Chapter 19 Primates
Chapter 19: IMAGES FOR LECTURES
Primate Info Net from the University of Wisconsin.
Primates and color vision
Origin of primates deep in the Cretaceous? National Geographic News, April 18, 2002, article about a new paper. This paper makes me really angry. It is lousy science, and should never have been published. It claims that primates evolved deep in the Cretaceous.
The claim depends on assumptions that include an average life of 2.5 million years for a primate species (go to Chapter 20 and check how that fits with hominids). It lumps together living species (defined by a biological species concept) with fossil species (defined by arbitrary morphospecies criteria). Before publication, one can typically test one's idea against available data (that's what science is all about.) If the authors had done that, they would have discovered that there are NO Cretaceous primates, in fact, the first primate is now agreed to be around 55 Ma. If data conflict with ideas, however well founded (and this one is not), then the ideas have failed the test and you start again. This is another example of a peculiar mind-set, centered in Chicago and Santa Barbara, which accepts all species as identical blobs, ignores biology, and uses mathematical models and simulations to arrive at extraordinary "insights" and "discoveries" that have no basis in real-world biology or paleontology.
A new fossil of Carpolestes may shed light on the origin of true primates. National Geographic News, November 21, 2002. The research was published in Science. Carpolestes is a plesiadapid, a member of a group that has been identified as belonging to "flying lemurs", Dermoptera, rather than true primates. The authors hang their argument on their analysis that Carpolestes and the other plesiadapids are indeed primates.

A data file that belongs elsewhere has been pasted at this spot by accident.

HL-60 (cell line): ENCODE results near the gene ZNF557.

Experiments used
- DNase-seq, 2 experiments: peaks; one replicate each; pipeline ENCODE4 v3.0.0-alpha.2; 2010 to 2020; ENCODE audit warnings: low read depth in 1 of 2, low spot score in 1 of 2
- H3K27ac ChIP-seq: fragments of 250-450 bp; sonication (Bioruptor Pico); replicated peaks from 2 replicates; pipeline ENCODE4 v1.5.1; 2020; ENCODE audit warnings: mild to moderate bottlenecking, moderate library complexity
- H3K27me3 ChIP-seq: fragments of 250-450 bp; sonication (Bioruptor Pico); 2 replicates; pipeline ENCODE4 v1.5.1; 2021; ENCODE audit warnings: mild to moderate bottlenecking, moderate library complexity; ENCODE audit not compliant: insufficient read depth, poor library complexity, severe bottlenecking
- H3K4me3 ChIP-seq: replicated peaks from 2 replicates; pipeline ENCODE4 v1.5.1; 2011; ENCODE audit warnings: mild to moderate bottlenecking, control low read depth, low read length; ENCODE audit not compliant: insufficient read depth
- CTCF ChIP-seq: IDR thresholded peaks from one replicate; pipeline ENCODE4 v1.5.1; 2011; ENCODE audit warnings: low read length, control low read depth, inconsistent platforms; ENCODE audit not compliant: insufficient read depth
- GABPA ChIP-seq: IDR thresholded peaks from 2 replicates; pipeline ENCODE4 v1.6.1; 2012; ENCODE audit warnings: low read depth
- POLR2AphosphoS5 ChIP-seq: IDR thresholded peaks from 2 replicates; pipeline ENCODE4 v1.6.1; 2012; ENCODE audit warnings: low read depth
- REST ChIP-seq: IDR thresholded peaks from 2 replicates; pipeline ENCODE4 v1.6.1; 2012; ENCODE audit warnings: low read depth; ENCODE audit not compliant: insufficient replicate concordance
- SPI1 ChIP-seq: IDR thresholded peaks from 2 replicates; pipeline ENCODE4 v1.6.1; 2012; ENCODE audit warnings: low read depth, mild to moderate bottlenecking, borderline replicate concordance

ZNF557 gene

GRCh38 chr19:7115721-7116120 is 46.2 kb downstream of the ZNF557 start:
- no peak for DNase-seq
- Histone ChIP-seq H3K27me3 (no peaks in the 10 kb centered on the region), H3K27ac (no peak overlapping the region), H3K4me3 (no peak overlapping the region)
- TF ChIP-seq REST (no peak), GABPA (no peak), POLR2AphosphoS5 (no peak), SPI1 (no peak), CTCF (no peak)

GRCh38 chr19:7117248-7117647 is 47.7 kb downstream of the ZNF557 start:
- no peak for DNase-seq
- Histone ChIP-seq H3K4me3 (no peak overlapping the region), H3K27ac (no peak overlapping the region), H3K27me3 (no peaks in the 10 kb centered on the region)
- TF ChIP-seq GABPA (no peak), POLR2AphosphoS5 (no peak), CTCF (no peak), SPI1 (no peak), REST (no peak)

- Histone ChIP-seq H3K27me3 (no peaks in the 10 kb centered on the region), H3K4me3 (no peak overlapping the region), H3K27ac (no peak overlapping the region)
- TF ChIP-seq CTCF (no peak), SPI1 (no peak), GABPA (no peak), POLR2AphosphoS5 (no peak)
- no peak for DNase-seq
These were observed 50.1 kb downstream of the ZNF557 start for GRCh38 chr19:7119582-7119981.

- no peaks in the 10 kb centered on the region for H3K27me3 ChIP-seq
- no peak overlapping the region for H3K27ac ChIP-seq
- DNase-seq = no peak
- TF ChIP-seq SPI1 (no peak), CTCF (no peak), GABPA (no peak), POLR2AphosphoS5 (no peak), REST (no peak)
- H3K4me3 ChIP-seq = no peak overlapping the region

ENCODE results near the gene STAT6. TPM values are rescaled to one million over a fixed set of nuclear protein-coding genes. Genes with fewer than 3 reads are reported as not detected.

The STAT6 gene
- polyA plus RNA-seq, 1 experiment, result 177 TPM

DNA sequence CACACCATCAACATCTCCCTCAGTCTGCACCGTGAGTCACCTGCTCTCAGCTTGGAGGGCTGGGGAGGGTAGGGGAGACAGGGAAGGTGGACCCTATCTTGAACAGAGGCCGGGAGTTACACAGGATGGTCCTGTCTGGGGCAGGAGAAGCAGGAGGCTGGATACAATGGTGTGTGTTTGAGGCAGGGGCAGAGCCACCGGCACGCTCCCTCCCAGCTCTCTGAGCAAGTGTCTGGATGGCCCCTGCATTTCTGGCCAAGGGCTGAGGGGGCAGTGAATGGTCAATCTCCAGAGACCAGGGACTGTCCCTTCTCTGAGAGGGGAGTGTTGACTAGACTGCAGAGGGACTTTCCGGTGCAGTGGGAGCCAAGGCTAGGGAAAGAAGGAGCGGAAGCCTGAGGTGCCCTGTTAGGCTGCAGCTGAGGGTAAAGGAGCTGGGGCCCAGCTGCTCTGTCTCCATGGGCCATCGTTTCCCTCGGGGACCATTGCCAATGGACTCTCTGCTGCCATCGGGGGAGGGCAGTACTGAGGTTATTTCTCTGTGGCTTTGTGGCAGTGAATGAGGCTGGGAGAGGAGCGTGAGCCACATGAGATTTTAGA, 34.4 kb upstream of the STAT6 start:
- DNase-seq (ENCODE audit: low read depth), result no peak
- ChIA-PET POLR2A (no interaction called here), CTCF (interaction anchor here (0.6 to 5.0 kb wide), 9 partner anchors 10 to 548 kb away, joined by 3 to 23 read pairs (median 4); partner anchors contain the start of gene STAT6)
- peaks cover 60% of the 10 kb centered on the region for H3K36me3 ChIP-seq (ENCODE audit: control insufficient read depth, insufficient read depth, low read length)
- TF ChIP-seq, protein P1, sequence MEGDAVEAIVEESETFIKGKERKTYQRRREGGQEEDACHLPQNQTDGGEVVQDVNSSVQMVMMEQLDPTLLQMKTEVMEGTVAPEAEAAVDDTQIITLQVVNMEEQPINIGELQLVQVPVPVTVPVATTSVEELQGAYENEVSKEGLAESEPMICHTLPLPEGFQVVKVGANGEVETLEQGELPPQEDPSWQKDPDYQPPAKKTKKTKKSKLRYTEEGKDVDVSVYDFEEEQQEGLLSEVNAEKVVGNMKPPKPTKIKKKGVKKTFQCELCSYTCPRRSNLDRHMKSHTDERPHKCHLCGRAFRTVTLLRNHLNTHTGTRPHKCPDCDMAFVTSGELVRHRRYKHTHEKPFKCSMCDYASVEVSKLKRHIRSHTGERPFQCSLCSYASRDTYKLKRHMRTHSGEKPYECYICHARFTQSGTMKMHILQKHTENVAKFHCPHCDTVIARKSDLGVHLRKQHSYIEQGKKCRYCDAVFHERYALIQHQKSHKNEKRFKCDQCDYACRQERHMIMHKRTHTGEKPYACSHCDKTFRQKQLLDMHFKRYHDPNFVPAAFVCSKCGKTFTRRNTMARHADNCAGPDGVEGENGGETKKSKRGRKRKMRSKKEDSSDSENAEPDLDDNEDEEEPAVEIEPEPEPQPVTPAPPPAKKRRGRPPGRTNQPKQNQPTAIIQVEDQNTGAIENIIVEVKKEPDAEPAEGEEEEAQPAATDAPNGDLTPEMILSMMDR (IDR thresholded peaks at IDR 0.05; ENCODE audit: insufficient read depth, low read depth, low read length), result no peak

Prosimians have color vision. It's not yet clear how many times color vision evolved within primates, or how it was modified during primate evolution. I suspect that there is a lot to learn yet by studying the vision of living primates. Nocturnal primates probably can't use much color vision, so there may have been episodes of loss and/or repeated evolution of color vision.
African Primates at Home
Daubentonia, the prosimian that has an ecology in the woodpecker guild.
The Origin of Anthropoids
Early Primates in China and Southeast Asia, especially Eosimias
P. 271. The Late Eocene Primates of Egypt
The Fayum fossil region: the "other ancient Egypt".
Earliest fossil lorises and bushbabies. Press release, April 2, 2003: the paper is in Nature, so it's not generally available on the Web.
Biretia, from the Fayum of Egypt, an important stem anthropoid. On the face of it, the new specimens suggest that the last common ancestor of all living anthropoids originated in Africa. What's new is a recognition that the ultimate origin of anthropoids was likely in Asia. The migration from Asia to Africa was probably Eocene. There will likely be arguments, and as usual we need more specimens, but this looks like a fair summary of the status right now. National Geographic News.
The best-known early Fayum anthropoid is Catopithecus. No good link at this time.
Perhaps the most significant Fayum anthropoid for human evolution is Aegyptopithecus, our likely ancestor.
Several of the Fayum primates have sexual dimorphism, which is connected with their social organization.
The New World Monkeys
Overview of Proconsul by John Hawks, 2005.
Short overview of the European ape Dryopithecus, by John Hawks, 2005.
The strange ape Oreopithecus evolved in isolation on a former island in the Mediterranean. Although it was not a hominid, one of its unusual characters was that it walked upright.
A European phase in hominoid ancestry? University of Toronto press release, February 19, 2002, about new papers published in the Journal of Human Evolution. New specimens from Europe suggest that ancestral hominoids migrated from Africa to Europe, and evolved there in the Miocene before re-appearing in Africa in the Pliocene as hominid ancestors. This is still controversial.
The reference list for Chapter 19
Page last updated April 8, 2013
All links checked March 26, 2013.
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